Sometimes things, once noticed, or facts, once learned, stick with us, forever. There were quite a few commas in that sentence, and I am not sure that they are in the correct places. Is the following revision better? Sometimes, things once noticed, or, facts once learned, stick with us forever. Let me prove this point about something once learned sticking with us. I learned, more than fifty years ago, to punctuate a certain nonsensical series of words so that they would make sense. Would you like to try it? Ok, here are the words: that that is is that that is not is not is that it it is. It is a bit of a challenge. Although those that saw what I did may well remember how to do it. For those who try without success I will reveal it in my next column.
The real point here is that when I was a freshman at Bethany College one of the College’s proud possessions was a set of dental instruments which belonged to Zane Grey. Probably not many people under 55 have any idea who Zane Grey was and why his dental instruments were important. Being born a few days before 1950, and a little before the advent of commercial television, I can still remember “Zane Grey Theater” a show on the CBS Network from 1956 to 1961. Zane Grey, was a popular writer, who passed away in 1939. His most popular works were novels set in “the West” of the late 19th century. The l950s and 1960s were a period when western dramas ruled the evening television programming. And Zane Grey as a prolific writer supplied many themes for the genre.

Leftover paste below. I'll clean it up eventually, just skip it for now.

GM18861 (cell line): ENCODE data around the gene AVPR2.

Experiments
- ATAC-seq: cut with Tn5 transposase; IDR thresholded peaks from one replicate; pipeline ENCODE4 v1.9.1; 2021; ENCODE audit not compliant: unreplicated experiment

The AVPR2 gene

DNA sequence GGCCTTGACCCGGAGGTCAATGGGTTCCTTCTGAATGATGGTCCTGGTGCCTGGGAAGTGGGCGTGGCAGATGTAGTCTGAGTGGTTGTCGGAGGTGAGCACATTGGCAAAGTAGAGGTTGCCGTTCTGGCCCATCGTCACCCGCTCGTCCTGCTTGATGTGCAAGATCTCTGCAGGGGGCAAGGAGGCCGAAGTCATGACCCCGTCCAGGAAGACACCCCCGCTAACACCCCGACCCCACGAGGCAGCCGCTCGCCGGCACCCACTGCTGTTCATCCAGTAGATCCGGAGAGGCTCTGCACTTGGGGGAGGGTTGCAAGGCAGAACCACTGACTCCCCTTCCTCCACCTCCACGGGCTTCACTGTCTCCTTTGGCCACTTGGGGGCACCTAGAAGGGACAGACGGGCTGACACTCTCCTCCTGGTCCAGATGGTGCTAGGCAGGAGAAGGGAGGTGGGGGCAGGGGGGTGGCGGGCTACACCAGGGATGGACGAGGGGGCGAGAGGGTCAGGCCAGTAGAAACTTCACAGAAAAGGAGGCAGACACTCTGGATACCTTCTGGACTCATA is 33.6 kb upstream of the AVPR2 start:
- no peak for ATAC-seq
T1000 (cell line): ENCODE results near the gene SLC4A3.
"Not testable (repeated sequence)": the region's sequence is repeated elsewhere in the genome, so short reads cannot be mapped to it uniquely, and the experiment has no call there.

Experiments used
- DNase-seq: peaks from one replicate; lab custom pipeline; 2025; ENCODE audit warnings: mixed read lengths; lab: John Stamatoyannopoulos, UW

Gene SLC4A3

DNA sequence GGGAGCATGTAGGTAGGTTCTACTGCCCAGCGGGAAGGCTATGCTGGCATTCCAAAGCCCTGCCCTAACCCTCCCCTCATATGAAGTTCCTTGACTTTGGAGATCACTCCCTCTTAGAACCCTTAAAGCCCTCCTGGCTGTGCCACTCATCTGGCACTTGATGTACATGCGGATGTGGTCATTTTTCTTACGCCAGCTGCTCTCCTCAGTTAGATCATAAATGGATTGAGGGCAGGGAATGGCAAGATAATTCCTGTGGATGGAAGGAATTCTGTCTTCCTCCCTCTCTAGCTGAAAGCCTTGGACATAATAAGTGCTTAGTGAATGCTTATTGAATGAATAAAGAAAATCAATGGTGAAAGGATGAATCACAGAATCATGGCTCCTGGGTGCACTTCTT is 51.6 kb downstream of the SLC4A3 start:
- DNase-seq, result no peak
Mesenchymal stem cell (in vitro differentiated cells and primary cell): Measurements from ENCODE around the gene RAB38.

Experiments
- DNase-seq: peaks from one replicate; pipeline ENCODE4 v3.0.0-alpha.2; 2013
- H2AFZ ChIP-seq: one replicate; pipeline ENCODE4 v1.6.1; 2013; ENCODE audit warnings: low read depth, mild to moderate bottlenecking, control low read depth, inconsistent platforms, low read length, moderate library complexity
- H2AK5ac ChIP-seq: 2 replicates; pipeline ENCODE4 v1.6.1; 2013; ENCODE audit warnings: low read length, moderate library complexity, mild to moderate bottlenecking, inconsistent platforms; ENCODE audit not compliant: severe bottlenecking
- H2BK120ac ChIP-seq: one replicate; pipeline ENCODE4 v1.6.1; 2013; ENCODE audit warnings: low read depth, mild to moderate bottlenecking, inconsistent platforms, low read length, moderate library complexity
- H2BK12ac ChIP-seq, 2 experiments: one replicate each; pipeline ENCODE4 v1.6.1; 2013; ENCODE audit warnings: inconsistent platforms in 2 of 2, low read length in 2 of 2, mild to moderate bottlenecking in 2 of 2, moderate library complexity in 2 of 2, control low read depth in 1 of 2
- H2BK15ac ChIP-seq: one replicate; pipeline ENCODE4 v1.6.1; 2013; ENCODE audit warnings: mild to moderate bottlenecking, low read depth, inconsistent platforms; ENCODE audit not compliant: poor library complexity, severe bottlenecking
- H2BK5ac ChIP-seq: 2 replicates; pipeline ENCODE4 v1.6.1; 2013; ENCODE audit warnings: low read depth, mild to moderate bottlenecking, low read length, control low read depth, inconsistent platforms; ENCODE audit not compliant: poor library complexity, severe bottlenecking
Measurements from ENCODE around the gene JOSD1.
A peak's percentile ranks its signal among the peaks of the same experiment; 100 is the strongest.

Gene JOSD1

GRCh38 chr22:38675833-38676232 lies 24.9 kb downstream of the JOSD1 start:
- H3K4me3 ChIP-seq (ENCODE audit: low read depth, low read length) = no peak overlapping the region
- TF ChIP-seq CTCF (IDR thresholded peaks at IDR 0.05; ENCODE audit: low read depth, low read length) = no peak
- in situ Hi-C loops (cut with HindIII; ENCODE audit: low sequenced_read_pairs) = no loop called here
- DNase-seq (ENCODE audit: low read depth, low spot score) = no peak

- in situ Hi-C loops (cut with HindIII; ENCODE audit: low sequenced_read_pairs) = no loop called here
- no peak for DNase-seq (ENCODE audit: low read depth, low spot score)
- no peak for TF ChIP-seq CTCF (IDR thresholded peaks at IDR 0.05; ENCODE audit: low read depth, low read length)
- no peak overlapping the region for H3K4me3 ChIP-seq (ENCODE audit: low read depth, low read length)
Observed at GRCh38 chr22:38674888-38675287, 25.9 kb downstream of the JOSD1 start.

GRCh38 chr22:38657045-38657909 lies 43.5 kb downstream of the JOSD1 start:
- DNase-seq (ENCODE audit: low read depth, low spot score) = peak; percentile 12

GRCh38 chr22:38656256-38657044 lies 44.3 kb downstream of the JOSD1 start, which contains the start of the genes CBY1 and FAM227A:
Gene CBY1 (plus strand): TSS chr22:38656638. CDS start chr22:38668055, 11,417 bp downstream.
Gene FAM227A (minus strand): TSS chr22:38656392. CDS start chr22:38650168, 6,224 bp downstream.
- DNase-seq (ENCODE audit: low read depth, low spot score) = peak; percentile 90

He did have a local tie. He was born as Pearl Zane Grey in Zanesville, Ohio, in 1872 to Lewis M. Gray, a local dentist and Allie Josephine Zane, a descendant of Ebenezer Zane, an individual and member of a family, prominent in the founding of Wheeling. Grey’s first three novels dealt with the Zane family heritage. These were “Betty Zane”, “The Spirit of the Border”, and “The Last Trail”, published between 1903 and 1909. Thus his commercial writing career began in his early 30’s. What he did before that was pretty interesting too.
Although his father’s last name was Gray, some sources say that the family started using “Grey” shortly after “Pearl Zane” was born. (Other sources say that Zane changed the spelling when an adult to separate himself from his father.) The young man also dropped the Pearl and just went by “Zane Grey.” Due to financial distress the family moved from Zanesville to Columbus when Zane was a teenager. His father taught him to perform simple extractions and as a teen he began making house calls to dental patients for that purpose, while his father re-established his practice in Columbus. Eventually, the State Board of Dentistry stopped Zane’s house calls and he took other jobs. One of these was as semi-pro baseball player which got him noticed to the point of receiving College Scholarships, this enabled him to attend the University of Pennsylvania. He was a star pitcher for Penn and studied dentistry there, graduating in 1896 at the age of 24. His main interests were baseball and writing, but he decided that dentistry was a practical choice to earn a living. However, he continued in baseball for three minor league seasons, while practicing dentistry in the New York City area. His younger brother, Romer, known as Reddy owing to his hair color, played nine minor league seasons, and did appear in one game for the Pittsburgh Pirates in his last season (1903) getting one hit in three at-bats.